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jeansberg

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About jeansberg

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  1. Whoa, blast from the past. :) I did have a hard time exporting good GIFs for some reason. If it doesn't meet the quality standards, no hard feelings.
  2. Computer gaming has been my main hobby ever since I got a used Odyssey 2 when I was six, and even though I'm now a programmer by trade, I've yet to finish a game project of my own. I've definitely done game programming - I've followed Unity tutorials, started a couple of roguelike prototypes and messed around a bit with a shooter using Google Cardboard at a company hackathon. I even joined an on location game jam, but I encountered some technical problems with my idea and quickly realized 48 hours wouldn't be enough. I had also decided to sign up as a one man team, which meant I had no one else to motivate me to keep going. I have been thinking about applying for some game programming jobs at some point in the future, which has me motivated to work on my skills again. A friend recommended getting into Lua and Love2D, so I decided to try them out. You can get started with Love2D and have something on your screen very quickly, which made it attractive to me after having worked on a C++ project for the last few months. Since Lua is often used as a scripting language for other game engines, it seemed like a good road for me to go down. I started developing a simple shooting game with Love2D as I was learning the language and the framework. This turned into a series of blog posts that I plan to post on this site as well. While writing my tutorial series, I had also registered on itch.io and noticed their massive game jam calendar. I decided to join a jam called My First Game Jam: Summer 2017. I logged onto their Discord server and found a very active community discussing ideas and assembling teams. I talked to a few people and ended up agreeing to work on a project with another person. They would design and write and actually already had a pretty fleshed out idea. I would do the programming. We talked some more about the idea, and we both started getting excited. We decided this would be our first game under the name Micro Brood Games (we are both craft beer enthusiasts). The basic idea of Walk and Talk is that the player is walking with a friend while carrying on a conversation at the same time. If you pick too many incorrect answers, you lose. If you bump into too many obstacles or walk out into the street, you lose. The walking part of the game is controlled with the WASD keys and the answers to questions are picked with the arrow keys, forcing you to keep track of two parts of the screen at once. Since I was still on the Lua/Love2D kick, that's what I decided to use for development. The features I managed to implement before the deadline are: Movement and collisions between you and your friend / environment Randomly generated sequence of screens that scroll vertically Reasonably realistic movement for the friend AI Fail conditions for touching the top of the screen, answering questions incorrectly or not at all and for not using the sidewalk when crossing the street Win condition for reaching the end of the last screen Meters for friend annoyance level and time left for the current question The features I plan to implement before announcing the "Release" version of the game: Moving pedestrians to collide with Obstacles on the ground to avoid More variety in environments Gamepad support Configurable controls Splash screen and menus Better sprites and UI I will be writing a few more posts about Walk and Talk as I develop these features. After we are satisfied with this game, we will move on to the design phase for the next one! Here are some screens of the game jam version, which you can download here.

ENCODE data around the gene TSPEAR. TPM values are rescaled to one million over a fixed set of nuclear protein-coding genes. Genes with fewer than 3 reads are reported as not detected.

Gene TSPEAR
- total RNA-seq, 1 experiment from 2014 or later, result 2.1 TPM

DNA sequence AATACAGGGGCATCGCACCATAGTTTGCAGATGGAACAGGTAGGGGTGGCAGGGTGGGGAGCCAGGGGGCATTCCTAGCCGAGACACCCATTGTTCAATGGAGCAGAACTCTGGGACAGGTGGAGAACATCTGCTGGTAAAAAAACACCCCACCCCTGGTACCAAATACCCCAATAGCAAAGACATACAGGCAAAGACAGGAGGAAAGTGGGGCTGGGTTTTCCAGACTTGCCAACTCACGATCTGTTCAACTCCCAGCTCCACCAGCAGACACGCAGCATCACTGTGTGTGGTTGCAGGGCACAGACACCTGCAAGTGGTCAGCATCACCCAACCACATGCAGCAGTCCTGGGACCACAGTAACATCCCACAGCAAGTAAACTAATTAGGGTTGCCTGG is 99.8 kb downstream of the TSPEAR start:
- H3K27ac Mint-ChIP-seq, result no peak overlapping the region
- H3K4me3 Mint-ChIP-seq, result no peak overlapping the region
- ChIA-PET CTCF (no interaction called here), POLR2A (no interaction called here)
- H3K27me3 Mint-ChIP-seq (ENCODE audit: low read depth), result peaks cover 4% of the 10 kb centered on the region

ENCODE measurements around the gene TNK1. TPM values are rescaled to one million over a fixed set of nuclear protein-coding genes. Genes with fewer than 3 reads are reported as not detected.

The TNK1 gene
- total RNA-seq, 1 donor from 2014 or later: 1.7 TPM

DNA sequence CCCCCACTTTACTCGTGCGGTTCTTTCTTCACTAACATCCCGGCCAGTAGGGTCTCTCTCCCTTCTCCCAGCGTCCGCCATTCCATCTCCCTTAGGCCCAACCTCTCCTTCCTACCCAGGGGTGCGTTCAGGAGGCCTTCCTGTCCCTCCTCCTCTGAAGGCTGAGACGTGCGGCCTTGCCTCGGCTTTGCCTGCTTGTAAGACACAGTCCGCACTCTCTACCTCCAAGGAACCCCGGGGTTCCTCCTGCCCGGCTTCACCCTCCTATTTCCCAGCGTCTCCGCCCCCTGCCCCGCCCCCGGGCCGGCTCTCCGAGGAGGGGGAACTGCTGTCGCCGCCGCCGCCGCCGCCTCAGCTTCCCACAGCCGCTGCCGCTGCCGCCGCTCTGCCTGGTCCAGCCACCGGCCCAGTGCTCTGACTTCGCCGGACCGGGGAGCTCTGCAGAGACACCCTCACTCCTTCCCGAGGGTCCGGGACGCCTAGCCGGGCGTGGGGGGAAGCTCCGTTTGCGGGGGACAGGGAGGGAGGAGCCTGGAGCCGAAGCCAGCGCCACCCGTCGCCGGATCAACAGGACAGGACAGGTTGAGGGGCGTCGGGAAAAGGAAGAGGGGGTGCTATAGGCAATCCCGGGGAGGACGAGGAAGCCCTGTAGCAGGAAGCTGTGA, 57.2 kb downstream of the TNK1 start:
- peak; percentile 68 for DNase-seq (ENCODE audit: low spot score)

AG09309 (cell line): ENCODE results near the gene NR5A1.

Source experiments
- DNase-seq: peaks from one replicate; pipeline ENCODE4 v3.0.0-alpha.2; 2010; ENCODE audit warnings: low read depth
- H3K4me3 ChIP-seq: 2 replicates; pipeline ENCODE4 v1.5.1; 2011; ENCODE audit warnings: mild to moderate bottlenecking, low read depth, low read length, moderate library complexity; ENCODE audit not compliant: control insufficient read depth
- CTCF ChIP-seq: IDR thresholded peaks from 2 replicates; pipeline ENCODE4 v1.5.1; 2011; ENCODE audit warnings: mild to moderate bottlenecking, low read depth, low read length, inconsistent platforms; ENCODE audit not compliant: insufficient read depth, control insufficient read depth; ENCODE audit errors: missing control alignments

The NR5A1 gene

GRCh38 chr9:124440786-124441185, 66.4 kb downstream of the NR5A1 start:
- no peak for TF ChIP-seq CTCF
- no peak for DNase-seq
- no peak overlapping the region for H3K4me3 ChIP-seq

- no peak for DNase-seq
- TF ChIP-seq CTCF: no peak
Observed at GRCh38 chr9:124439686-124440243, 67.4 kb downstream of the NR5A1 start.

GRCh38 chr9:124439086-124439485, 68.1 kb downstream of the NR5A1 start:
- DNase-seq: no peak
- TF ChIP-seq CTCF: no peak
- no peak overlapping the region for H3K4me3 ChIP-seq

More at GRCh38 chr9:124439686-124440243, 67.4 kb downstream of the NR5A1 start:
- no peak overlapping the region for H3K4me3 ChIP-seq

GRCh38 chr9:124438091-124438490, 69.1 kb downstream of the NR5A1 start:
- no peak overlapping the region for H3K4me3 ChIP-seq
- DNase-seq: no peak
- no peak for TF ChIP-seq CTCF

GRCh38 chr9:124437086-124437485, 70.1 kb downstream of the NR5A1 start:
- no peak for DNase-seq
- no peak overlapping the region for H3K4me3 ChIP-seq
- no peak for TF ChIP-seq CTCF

3. Hello! This will be the first in a series of posts on developing a simple shoot 'em up game using the Lua programming language and the Love2D framework. I decided to make this game as a bit of a break from another game project that I've been working on for a while. I chose Lua and Love2D due to their focus on simplicity and efficiency. I will be writing these posts as I learn. Getting started In order to run the game we are making, you need to install the Love2D framework from https://love2d.org. You might also want to use an IDE or a plugin for your favorite text editor to get things such as autocomplete and syntax checking. Here is a list of such [tools](http://www.gamefromscratch.com/post/2016/01/25/Editors-and-IDEs-for-Lua-and-Love-Development.aspx). Personally I went with the Atom Editor plugin, since Atom is currently my favorite text editor. Let's write some code! After we have our tools set up, the first thing we'll do is simply create a folder containing a file named main.lua. This is where the Love2D executable will look for the game code's entry point. This is where we will put all our code for now. We will start by writing three very important functions: love.load() love.draw() love.update() These functions are called by the Love2D engine and are required to get any of our code to run at all. The load() function is called exactly once, when the game is started. The draw() function is called continuously once the game is running and is where any graphics code should be placed. The update() function is also called continuously and is where the state of the game should be updated. love.load() function love.load() xPos = 0 yPos = 0 playerWidth = 64 playerHeight = 64 playerSpeed = 200 submarineImage = love.graphics.newImage("resources/images/submarine.png") end The load() function is the perfect place for all kinds of initialization code. We start by defining some integer values for the position, size and speed of the player. We then load an image located on the hard drive - I'm using [this little pixel art submarine I drew](https://github.com/jeansberg/GreatDeep/blob/master/resources/images/submarine.png). This image will represent the player in our game. Note that Lua is a dynamically typed language so we don't need to declare any types for these variables. love.draw() function love.draw() love.graphics.draw(submarineImage, xPos, yPos, 0, 2, 2) end For now, our draw() function will contain a single line of code to draw the image at the player's current position. Normally you would only need the image, x-position and y-position parameters. The three last parameters are there because I wanted to make my tiny 32x32 pixel image a little bit bigger. The 0 means that the image will not be rotated and the 2s mean that the image's width and height are doubled. love.update() function love.update(dt) downUp = love.keyboard.isDown("down") or love.keyboard.isDown("up") leftRight = love.keyboard.isDown("left") or love.keyboard.isDown("right") speed = playerSpeed if(downUp and leftRight) then speed = speed / math.sqrt(2) end if love.keyboard.isDown("down") and yPos<love.graphics.getHeight()-playerHeight then yPos = yPos + dt * speed elseif love.keyboard.isDown("up") and yPos>0 then yPos = yPos - dt * speed end if love.keyboard.isDown("right") and xPos<love.graphics.getWidth()-playerWidth then xPos = xPos + dt * speed elseif love.keyboard.isDown("left") and xPos>0 then xPos = xPos - dt * speed end end The update() function will contain code for listening to keyboard input and moving the player around. You probably noticed that this function takes a parameter called dt. This is passed to the function by the Love2D engine and indicates how much time has passed since the last update() call. This is used as a multiplier to determine how much our variables should change. Without this adjustment, the speed of our game would directly depend on the speed of the computer running it! Input handling We begin by using the built in keyboard.isDown() function to check if any arrow keys are currently being pressed. We store this information in two variables. One will indicate whether the down or up key is being pressed. The other one will do the same for the left and right keys. If both of these values are true, it means the player will be moving diagonally. In that case we need to divide the speed value with the square root of two before we apply it to the x- and y-positions. Otherwise diagonal movement would be much faster than horizontal or vertical movement. Movement constraints We then check whether the down or up key is being pressed again (not the most optimal code, but sufficient for a tutorial!). If the down key is being pressed, we increment the y-position, since the y-coordinates start at 0 at the top of the screen. We use dt as a multiplier as mentioned above. It's not enough to merely check the player input however. We don't want the submarine to disappear below the screen, so we make sure the yPos variable is never greater than the height of the screen minus the height of the player (the player width and height are 64 pixels since I doubled the width and height of the image when drawing it). Similarly, we want to make sure that the submarine doesn't go above the screen so we check that yPos is greater than zero. The code for horizontal movement is very similar. Conclusion You can now use love.exe which comes with the Love2D install to run the game! Just make sure you give it the path to the folder containing your main.lua file as a parameter. You should be able to control the submarine with the arrow keys on your keyboard. If you're on a laptop without arrow keys, simply change the "down", "up", "left" and "right" parameters to some letter keys. In the following post we will take a look at some shooting, so stay tuned! Links Source code for this part Finished source code